Students release the trout they nurtured from egg to fry

MIDDLEBURY — Though the academic year is winding down for schools across Vermont, 23 local schools — including Mary Hogan Elementary in Middlebury — are ramping up efforts toward a new beginning, one that will give life to thousands of trout fry to be released into Vermont waters.
With support from the Vermont Fish & Wildlife Department and the Vermont chapter of Trout Unlimited, a range of school classes throughout the state are nearing the end of their respective “Trout in the Classroom” projects, a several-month effort to hatch and raise healthy trout before turning them free to Vermont’s rivers and streams.
“This is a program that we’ve been thrilled to help out with for a number of years, and one that has continued to grow,” said Tom Jones, fish health biologist with Vermont Fish & Wildlife. “Aside from providing eggs to schools from selected state and federal fish culture stations and answering questions about the fish rearing process, it’s been extremely rewarding for us to see how much students enjoy this project and are able to learn about fish and aquatic environments in general.”
This collaborative, educational fish-rearing process begins in November when schools submit an application to Vermont Fish & Wildlife for a specified number of trout eggs, along with information about where the school would like to stock fish after the rearing process is complete. Fish Culture Station Supervisor Jeremy Whalen of Vermont Fish & Wildlife and other department staff play an integral role in meeting these requests and providing the eggs to area schools.
“After our request for eggs is approved and an appropriate stream is assigned for stocking, we ensure that our aquarium has a month of running time to become chemically stable and that all components are in good working order,” said Steve Flint, STEM teacher at Mary Hogan whose third-grade class participated in the program this year. “Once eggs are delivered from the hatchery, students meet each morning to conduct water tests, observe the trout to determine their stage of development and complete a blog entry about the process, which is available on our project website along with data and other information.”
Flint said that although students enjoy the entire process, there are several highlights along the way.
“The first exciting moment is when they get to see the eggs, their eyes and how small they are,” said Flint. “The next big milestone is when the trout hatch from their eggs, which is done over the course of a few days, and later when the fish complete the alevin stage and start swimming and eating in the larger part of the aquarium.”
Flint also said that while it can be difficult to maintain a stable, temporary habitat for the trout during the course of the project, those challenges become an excellent teaching tool to help students understand how seemingly small changes can have such a profound environmental impact.
“If we turn the water temperature up too quickly or too high, we may experience water chemistry spikes, find dead fish or have fish miss a developmental stage,” said Flint. “Perhaps the biggest learning experience is that, despite living in a world of instant gratification and information, nature has its own timeline and that challenges us to slow down and admire the incremental changes.”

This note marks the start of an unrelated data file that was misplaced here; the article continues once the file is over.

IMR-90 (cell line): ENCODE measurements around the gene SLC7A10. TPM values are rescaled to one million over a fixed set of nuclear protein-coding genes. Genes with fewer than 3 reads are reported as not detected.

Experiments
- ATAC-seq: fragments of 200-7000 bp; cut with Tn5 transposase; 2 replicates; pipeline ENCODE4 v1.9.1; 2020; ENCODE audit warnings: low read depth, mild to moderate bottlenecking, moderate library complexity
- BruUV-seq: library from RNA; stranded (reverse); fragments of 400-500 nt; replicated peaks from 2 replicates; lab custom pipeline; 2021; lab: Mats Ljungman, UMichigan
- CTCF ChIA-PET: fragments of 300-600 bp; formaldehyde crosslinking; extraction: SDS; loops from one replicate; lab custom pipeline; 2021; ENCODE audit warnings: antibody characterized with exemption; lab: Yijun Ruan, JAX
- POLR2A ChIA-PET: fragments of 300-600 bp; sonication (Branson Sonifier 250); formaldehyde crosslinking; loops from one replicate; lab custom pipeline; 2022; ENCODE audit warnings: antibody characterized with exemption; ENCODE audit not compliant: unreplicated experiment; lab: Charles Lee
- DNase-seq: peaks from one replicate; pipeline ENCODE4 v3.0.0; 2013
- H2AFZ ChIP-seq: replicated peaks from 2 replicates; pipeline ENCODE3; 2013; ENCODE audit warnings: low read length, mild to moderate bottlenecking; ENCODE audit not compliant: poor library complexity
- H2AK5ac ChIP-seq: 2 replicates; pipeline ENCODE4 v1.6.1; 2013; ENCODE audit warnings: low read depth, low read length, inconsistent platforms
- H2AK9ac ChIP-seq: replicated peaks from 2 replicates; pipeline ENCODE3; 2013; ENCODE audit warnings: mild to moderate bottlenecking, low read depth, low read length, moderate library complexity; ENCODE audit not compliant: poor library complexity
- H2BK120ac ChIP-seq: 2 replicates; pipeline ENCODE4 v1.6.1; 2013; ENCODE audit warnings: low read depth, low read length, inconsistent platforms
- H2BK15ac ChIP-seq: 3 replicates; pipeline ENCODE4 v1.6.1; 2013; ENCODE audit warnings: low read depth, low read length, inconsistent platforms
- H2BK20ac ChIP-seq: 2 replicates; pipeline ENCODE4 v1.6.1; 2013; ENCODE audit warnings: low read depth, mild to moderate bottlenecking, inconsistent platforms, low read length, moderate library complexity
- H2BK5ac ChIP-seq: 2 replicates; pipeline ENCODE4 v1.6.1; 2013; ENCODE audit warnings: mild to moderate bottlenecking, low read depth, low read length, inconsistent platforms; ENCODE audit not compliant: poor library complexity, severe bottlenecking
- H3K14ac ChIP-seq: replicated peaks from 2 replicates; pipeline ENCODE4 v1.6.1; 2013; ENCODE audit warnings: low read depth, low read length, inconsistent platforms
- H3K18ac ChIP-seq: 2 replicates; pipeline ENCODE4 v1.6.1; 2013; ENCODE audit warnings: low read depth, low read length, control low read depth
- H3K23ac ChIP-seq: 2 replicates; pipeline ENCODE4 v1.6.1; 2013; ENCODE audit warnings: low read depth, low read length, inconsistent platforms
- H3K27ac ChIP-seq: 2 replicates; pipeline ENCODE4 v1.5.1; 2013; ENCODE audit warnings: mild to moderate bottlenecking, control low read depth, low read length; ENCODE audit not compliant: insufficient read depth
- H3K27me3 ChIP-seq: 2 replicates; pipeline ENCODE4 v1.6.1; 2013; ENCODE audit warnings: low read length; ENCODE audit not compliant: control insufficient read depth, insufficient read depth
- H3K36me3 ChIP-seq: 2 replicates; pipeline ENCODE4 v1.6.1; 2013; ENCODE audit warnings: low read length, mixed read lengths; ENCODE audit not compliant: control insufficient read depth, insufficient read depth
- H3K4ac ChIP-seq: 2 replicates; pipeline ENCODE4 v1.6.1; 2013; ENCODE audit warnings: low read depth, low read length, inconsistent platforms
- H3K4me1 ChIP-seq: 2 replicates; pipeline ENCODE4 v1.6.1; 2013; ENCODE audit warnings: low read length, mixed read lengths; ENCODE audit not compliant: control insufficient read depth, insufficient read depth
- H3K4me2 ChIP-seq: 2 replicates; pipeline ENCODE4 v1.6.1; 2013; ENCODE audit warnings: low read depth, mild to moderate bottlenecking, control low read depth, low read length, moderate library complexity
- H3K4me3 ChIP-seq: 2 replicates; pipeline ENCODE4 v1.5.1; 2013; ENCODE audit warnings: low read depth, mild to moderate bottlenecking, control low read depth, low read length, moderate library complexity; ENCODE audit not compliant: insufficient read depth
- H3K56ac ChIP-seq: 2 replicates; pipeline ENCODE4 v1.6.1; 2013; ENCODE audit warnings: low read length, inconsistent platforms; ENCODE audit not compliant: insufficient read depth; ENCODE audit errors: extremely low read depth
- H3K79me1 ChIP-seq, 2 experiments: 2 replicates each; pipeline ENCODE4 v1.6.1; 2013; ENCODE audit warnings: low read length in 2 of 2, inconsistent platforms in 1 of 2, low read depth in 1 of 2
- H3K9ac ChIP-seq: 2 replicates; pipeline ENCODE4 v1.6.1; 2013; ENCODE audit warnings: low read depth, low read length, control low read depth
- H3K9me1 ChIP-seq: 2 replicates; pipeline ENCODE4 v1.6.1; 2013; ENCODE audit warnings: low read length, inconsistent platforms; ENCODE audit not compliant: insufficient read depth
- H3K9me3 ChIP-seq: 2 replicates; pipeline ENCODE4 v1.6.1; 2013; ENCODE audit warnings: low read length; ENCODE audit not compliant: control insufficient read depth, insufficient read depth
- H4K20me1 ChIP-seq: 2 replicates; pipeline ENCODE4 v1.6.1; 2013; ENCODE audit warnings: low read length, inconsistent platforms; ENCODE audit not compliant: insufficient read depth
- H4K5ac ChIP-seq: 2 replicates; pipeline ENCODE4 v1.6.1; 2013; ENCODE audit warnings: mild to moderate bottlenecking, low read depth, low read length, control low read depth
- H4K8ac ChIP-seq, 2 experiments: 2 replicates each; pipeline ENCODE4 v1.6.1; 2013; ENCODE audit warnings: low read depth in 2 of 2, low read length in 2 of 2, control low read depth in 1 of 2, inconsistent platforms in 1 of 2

After weeks of diligent care from Flint’s students and reaching an adequate size, the trout are released into a local waterway. For the trout reared by the third-grade class from Mary Hogan, that location is the Middlebury River — a setting that will not only allow the trout to succeed, but one that will provide an environmental connection for this group of students for years to come. Mary Hogan School’s big trout release took place in Ripton on May 20.
“The overarching goal of this project is for students to gain an understanding of the interdependence of ecosystems and the ways in which they can both positively and negatively impact their surroundings,” said Flint. “That being said, there is also something magical about watching the smiles on kids’ faces when water fills their boots, they find a stonefly and are perfectly content with being in nature.”
Over the course of the project, Flint’s students ultimately learn about a variety of other environmental topics as well including fish habitat and food, riparian zones, different types of insects and their impact on the health of a river, birds and bird habitat, and species monitoring methods used by Vermont Fish & Wildlife.
With schools from Manchester to Newport completing similar “Trout in the Classroom” projects each year, a new generation of environmentally conscious students can be found throughout Vermont, something that Flint has seen firsthand.
“Earlier this year there were a couple of students who did the project with me last year, and, unbeknownst to me, testified in Montpelier about the need for healthy rivers,” said Flint. “In a nutshell, this epitomizes my long-term goal: I want students to not only get their hands dirty and wet, but I also want them to feel a connection to nature and the watersheds.”
To learn more about the work of the Mary Hogan Elementary School third grade with respect to the “Trout in the Classroom” project, visit https://sites.google.com/site/tictroutintheclassroom/home-1.
To learn more about Vermont Fish & Wildlife’s various fisheries programs, visit www.vtfishandwildlife.com/fisheries_info.cfm.
MARY HOGAN ELEMENTARY School nurse Mary Gill stands behind third-graders Emma Saldi and Charlotte Graham as they release a trout into the Middlebury River in Ripton on May 20. The students have been learning about the life cycle of trout and the science of river ecosystems this spring as they prepared to release the fish they have been nurturing since the egg stage.
Independent photo/Trent Campbell

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